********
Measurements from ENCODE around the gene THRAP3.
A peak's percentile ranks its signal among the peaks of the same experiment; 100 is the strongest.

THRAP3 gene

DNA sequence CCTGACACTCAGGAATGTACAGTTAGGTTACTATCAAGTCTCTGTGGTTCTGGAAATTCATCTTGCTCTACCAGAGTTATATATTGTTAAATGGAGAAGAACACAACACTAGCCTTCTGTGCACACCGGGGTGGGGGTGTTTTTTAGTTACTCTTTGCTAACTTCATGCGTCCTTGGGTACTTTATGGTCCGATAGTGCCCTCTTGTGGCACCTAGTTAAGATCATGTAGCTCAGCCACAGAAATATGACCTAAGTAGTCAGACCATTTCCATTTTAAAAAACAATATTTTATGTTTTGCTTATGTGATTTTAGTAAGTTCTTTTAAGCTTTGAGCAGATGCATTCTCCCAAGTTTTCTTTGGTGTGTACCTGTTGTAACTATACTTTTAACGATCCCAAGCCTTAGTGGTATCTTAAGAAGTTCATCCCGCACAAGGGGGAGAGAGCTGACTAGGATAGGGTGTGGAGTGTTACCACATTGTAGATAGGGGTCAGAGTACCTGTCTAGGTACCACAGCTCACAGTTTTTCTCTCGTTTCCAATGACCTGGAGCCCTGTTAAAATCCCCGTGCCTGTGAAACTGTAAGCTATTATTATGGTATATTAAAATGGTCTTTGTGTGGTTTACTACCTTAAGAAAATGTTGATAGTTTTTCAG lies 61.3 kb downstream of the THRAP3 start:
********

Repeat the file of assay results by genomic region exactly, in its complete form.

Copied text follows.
Measurements from ENCODE around the gene THRAP3.
A peak's percentile ranks its signal among the peaks of the same experiment; 100 is the strongest.

THRAP3 gene

DNA sequence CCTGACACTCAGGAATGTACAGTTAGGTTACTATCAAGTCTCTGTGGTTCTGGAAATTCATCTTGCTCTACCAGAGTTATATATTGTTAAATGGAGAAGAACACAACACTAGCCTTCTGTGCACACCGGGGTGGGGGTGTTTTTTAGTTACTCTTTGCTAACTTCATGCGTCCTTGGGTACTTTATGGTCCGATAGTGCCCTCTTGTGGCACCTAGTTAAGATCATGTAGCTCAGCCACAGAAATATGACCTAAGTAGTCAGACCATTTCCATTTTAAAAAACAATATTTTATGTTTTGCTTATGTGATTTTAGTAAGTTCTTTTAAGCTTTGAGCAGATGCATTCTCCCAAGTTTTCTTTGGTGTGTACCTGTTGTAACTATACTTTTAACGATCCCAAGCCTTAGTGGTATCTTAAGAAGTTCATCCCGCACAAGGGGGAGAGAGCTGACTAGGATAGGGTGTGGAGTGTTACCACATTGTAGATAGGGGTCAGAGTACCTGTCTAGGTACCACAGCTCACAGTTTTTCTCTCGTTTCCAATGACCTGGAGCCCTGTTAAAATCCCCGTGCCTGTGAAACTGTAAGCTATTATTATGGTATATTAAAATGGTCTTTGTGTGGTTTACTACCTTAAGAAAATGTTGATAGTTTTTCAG lies 61.3 kb downstream of the THRAP3 start: